Sunday, January 8, 2017


The past three years I spent January and/or February on GUNDAM: THE ORIGIN, a manga adaptation of the original MOBILE SUIT GUNDAM saga. I figure I'll stick with the tradition again this year, too. As I've said before, I haven't read a ton of manga, but there are a few series I've looked at over the years that I really like. One of these is BIG O.

Conceived as a multimedia franchise in Japan back in 1999, BIG O was, first and foremost, an anime series. It was quickly adapted into English and thrown onto Cartoon Network's Toonami block, where it was advertised as the spiritual successor to BATMAN: THE ANIMATED SERIES. (Indeed, B:TAS' Toonami tagline had been "good guys wear black" and when BIG O premiered, its tagline was "good guys still wear black.")

In all honesty, aside from the fact that it was produced by Sunrise, one of the better animation houses to work on BATMAN, BIG O had very little in common with that earlier series other than the main character having a cool car and a faithful butler. But it was a really fun, stylish show that won me over in very quick order. I watched the show on TV and I even bought the DVDs to support it that way as well. And when Viz brought the manga to American shores circa 1999, I read it first in monthly comic book format and eventually picked it up again years later when they released the full run in a series of six trade paperbacks (in proper manga-size dimensions).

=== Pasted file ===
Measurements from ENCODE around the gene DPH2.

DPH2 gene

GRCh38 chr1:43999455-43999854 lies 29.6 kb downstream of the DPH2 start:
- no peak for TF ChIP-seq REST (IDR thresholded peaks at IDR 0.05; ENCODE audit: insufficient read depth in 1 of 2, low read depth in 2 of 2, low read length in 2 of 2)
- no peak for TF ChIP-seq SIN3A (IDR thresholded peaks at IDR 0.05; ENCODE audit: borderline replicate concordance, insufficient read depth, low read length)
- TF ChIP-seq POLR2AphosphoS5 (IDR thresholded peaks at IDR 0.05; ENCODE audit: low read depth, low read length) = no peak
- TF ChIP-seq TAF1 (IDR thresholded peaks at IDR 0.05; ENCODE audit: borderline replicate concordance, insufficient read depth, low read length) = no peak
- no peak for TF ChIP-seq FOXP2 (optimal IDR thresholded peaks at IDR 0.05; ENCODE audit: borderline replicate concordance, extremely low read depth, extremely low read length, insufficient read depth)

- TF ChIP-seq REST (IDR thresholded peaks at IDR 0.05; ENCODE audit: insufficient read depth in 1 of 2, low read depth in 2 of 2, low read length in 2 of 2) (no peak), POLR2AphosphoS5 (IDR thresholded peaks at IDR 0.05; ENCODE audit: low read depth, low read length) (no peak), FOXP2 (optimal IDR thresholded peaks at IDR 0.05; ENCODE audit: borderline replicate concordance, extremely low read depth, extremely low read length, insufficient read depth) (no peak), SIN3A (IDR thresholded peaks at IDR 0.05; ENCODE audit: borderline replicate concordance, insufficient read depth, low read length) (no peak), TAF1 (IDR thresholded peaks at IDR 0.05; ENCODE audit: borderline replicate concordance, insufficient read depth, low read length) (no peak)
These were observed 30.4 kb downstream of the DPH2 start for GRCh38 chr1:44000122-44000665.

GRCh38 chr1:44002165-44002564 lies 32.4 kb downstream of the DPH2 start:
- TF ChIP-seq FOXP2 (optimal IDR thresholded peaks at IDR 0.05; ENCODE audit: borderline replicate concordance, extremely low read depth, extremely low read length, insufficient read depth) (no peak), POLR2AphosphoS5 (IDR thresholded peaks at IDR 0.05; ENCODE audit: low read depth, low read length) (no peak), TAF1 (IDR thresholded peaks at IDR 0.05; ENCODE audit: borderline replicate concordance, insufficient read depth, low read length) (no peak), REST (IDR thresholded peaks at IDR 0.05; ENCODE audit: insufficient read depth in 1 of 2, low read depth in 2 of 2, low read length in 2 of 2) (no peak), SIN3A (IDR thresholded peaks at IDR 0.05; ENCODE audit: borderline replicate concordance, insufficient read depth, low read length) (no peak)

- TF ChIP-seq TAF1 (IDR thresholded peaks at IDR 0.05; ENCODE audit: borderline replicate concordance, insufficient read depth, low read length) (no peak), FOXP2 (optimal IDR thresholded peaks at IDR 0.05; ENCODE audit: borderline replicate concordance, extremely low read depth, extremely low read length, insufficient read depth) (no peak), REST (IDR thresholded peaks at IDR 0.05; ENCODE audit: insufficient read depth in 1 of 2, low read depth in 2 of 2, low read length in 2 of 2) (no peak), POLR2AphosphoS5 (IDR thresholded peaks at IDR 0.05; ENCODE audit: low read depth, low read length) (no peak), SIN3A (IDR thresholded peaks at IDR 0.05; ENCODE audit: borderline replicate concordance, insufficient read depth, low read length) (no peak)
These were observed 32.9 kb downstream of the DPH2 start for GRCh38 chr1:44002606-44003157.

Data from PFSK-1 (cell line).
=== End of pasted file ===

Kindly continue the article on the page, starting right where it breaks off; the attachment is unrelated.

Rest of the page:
I really enjoyed the manga; it followed the same general storyline as the TV series, but took its own path to get there, sort of like an alternate telling of the same story. And, unlike the anime, which ended after thirteen episodes on a cliffhanger, the manga had a proper ending (an ending which, I believe, holds up far better than the conclusion the TV series eventually received when it returned in 2003 for a second season).

For the next six weeks, we'll look at the BIG O manga. I plan to cover all six volumes of Viz's American release*, to see just how well it holds up and, ultimately whether I prefer it over the TV show. I recall the series, which I've watched multiple times, quite well, but I have few memories of the manga so I look forward to refreshing them.

It's showtime!

* Note that when BIG O's second season appeared in 2003, there were two more manga volumes produced -- but they've never, so far as I can find, been translated into English, either officially or by fans. So this isn't the complete BIG O manga experience, but it will be the full run as originally published alongside the first season of the TV show.

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